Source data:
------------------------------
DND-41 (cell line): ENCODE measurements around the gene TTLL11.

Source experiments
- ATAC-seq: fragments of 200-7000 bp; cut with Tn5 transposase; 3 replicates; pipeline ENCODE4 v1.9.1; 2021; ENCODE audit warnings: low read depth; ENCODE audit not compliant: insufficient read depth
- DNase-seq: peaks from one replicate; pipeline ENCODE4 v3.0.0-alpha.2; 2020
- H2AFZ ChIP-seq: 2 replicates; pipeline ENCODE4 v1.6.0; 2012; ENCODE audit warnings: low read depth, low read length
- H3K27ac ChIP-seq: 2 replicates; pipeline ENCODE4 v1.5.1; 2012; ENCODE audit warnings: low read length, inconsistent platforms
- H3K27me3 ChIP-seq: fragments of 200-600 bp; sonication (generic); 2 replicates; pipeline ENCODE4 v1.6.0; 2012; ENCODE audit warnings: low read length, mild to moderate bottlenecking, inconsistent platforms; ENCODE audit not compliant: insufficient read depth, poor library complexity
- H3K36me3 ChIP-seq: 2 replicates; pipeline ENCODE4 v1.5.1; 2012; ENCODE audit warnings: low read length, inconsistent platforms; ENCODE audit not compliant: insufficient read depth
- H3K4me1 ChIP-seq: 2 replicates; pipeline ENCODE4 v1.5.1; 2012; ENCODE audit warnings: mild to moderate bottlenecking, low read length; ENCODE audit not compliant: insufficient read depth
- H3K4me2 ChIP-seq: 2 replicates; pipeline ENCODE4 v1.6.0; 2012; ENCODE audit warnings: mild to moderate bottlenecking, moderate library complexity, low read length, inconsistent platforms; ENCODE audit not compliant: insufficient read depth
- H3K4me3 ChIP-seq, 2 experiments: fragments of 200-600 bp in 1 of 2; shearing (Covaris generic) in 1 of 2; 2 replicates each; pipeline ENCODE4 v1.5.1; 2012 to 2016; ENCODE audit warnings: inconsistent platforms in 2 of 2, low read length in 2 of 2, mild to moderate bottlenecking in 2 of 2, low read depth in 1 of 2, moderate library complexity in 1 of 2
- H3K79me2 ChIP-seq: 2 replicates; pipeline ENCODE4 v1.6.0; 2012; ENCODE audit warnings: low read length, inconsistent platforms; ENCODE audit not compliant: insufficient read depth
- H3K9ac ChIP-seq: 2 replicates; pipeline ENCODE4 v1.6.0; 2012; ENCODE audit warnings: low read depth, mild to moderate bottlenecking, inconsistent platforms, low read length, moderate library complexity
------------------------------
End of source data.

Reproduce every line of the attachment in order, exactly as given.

DND-41 (cell line): ENCODE measurements around the gene TTLL11.

Source experiments
- ATAC-seq: fragments of 200-7000 bp; cut with Tn5 transposase; 3 replicates; pipeline ENCODE4 v1.9.1; 2021; ENCODE audit warnings: low read depth; ENCODE audit not compliant: insufficient read depth
- DNase-seq: peaks from one replicate; pipeline ENCODE4 v3.0.0-alpha.2; 2020
- H2AFZ ChIP-seq: 2 replicates; pipeline ENCODE4 v1.6.0; 2012; ENCODE audit warnings: low read depth, low read length
- H3K27ac ChIP-seq: 2 replicates; pipeline ENCODE4 v1.5.1; 2012; ENCODE audit warnings: low read length, inconsistent platforms
- H3K27me3 ChIP-seq: fragments of 200-600 bp; sonication (generic); 2 replicates; pipeline ENCODE4 v1.6.0; 2012; ENCODE audit warnings: low read length, mild to moderate bottlenecking, inconsistent platforms; ENCODE audit not compliant: insufficient read depth, poor library complexity
- H3K36me3 ChIP-seq: 2 replicates; pipeline ENCODE4 v1.5.1; 2012; ENCODE audit warnings: low read length, inconsistent platforms; ENCODE audit not compliant: insufficient read depth
- H3K4me1 ChIP-seq: 2 replicates; pipeline ENCODE4 v1.5.1; 2012; ENCODE audit warnings: mild to moderate bottlenecking, low read length; ENCODE audit not compliant: insufficient read depth
- H3K4me2 ChIP-seq: 2 replicates; pipeline ENCODE4 v1.6.0; 2012; ENCODE audit warnings: mild to moderate bottlenecking, moderate library complexity, low read length, inconsistent platforms; ENCODE audit not compliant: insufficient read depth
- H3K4me3 ChIP-seq, 2 experiments: fragments of 200-600 bp in 1 of 2; shearing (Covaris generic) in 1 of 2; 2 replicates each; pipeline ENCODE4 v1.5.1; 2012 to 2016; ENCODE audit warnings: inconsistent platforms in 2 of 2, low read length in 2 of 2, mild to moderate bottlenecking in 2 of 2, low read depth in 1 of 2, moderate library complexity in 1 of 2
- H3K79me2 ChIP-seq: 2 replicates; pipeline ENCODE4 v1.6.0; 2012; ENCODE audit warnings: low read length, inconsistent platforms; ENCODE audit not compliant: insufficient read depth
- H3K9ac ChIP-seq: 2 replicates; pipeline ENCODE4 v1.6.0; 2012; ENCODE audit warnings: low read depth, mild to moderate bottlenecking, inconsistent platforms, low read length, moderate library complexity